You are confusing some terms here and I think you might be referring to a known flaw which has been fixed in .Net 3.5 SP1.
Recreating the WCF proxy used to be an expensive operation at runtime. This has been improved in .Net 3.5 to cache the proxy objects transparently MSDN Blog.
If you are referring to the "code maintenance" of the proxy, then all you are referring to is implementing an interface at the client. If you need to maintain the interface then this comes back to basic SOA. If your services provide access and as much information as possible, assuming that your service will be used for purposes you haven't yet considered then you will likely not need to modify the interface after it is created. You should also consider your upgrade paths as well.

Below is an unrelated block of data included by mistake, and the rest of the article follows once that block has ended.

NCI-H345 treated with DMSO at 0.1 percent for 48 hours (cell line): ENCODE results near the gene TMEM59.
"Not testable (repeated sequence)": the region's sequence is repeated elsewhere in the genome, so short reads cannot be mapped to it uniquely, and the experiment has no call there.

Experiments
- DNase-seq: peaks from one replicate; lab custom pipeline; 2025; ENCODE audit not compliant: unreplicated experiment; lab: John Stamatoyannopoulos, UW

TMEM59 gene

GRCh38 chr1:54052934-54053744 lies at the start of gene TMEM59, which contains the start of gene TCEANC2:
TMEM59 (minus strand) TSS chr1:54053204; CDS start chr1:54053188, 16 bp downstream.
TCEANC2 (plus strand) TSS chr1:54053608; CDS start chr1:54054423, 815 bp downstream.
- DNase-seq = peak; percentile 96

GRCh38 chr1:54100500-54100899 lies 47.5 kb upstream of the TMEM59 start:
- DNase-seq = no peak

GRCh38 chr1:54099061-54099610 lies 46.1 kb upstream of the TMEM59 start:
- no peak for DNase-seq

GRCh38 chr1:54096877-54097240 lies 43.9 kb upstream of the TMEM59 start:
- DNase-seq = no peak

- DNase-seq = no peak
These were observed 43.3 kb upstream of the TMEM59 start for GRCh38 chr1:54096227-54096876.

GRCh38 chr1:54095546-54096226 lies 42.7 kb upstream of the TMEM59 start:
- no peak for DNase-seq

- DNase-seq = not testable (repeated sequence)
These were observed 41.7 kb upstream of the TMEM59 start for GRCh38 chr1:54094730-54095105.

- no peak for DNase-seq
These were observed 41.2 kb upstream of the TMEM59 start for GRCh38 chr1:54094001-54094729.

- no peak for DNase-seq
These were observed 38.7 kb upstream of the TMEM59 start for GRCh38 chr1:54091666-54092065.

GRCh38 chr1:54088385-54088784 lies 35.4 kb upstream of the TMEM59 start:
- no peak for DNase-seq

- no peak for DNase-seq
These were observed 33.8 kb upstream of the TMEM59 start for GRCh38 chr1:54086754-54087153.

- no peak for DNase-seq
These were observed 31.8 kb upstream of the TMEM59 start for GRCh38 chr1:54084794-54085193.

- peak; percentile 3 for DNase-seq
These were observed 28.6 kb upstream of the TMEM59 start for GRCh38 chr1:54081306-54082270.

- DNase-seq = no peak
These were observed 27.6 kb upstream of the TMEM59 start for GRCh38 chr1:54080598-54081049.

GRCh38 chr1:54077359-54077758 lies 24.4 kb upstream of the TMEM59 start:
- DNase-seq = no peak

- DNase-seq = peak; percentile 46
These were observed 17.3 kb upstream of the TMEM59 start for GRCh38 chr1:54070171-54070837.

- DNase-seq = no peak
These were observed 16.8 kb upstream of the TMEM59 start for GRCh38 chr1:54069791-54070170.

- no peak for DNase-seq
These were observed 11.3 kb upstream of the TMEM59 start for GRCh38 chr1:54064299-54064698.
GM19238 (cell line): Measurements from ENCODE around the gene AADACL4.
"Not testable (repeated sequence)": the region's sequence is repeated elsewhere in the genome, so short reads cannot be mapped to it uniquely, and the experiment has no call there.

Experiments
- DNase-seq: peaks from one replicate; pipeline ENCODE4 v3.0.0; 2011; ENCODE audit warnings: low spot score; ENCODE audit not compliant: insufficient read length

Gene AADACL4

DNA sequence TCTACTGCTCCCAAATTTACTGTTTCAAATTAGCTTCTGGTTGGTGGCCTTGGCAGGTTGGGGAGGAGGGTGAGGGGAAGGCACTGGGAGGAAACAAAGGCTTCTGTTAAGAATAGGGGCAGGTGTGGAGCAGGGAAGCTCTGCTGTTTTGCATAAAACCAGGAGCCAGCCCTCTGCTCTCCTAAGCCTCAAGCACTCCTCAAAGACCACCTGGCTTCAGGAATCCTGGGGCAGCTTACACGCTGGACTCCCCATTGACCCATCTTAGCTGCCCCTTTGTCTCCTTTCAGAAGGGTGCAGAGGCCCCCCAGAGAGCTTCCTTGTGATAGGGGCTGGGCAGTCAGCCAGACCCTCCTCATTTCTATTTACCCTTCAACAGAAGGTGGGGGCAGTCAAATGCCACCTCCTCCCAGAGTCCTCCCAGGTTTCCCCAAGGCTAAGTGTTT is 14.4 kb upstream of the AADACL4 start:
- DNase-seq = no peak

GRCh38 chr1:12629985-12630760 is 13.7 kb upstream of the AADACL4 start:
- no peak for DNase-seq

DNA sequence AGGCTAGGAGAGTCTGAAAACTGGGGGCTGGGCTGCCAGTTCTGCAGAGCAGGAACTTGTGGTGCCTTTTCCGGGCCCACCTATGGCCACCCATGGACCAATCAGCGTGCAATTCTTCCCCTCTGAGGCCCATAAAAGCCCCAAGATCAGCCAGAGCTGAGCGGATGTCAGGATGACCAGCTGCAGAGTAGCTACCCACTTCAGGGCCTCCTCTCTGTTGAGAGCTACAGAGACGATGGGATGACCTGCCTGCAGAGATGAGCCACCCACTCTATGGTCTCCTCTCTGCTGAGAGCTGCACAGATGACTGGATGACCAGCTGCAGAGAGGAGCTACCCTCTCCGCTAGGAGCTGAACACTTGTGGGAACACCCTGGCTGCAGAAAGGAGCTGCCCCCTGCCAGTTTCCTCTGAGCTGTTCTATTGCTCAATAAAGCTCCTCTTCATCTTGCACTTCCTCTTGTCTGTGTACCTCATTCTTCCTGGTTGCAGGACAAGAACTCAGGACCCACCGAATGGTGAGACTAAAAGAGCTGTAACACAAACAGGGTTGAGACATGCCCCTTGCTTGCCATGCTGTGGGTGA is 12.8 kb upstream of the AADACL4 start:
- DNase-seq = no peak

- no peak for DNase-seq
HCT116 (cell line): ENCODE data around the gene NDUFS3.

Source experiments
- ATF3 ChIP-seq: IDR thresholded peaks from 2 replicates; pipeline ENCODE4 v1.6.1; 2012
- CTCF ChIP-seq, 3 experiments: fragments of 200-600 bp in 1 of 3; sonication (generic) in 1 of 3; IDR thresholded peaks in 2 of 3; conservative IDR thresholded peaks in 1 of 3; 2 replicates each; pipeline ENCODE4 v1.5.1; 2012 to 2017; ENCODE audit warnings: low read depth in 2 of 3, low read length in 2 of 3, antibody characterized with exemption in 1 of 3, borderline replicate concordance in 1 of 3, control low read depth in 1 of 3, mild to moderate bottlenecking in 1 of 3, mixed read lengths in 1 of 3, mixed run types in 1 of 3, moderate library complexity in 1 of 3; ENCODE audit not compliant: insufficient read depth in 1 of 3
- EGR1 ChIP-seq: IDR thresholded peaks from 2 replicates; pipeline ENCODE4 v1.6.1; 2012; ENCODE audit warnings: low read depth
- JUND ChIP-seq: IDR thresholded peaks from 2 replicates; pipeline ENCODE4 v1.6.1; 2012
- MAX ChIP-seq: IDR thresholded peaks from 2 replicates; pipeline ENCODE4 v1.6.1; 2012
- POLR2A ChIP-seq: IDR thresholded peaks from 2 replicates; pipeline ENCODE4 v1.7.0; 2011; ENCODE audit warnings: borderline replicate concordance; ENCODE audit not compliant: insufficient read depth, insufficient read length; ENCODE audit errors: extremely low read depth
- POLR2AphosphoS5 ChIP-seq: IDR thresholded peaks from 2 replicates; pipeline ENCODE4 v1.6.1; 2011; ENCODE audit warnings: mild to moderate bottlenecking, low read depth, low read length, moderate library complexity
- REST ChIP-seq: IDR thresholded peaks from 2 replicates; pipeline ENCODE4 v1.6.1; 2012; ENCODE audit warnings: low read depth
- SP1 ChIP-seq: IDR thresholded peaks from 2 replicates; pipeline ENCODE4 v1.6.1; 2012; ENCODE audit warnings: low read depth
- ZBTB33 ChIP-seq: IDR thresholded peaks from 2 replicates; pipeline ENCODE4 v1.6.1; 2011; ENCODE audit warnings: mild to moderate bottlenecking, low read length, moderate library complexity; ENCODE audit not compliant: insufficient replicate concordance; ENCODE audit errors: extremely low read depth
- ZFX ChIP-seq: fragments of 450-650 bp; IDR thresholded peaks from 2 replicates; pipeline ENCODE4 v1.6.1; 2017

Juval Lowy has a good discussion about this problem in his book which is a little dense but has some pretty good information in it.
A piece of advice: WCF has a whole lot of features designed to make your code really simple and elegant. If you are worreid about maintenance, what you may be driven to do is write an interface:
string ServiceMethod(string xml) //returns XML
Don't do this. Take the time to design a good maintainable interface and a good data/message contract. This will let WCF provide all the extras you get for free when hosting your service for interaction.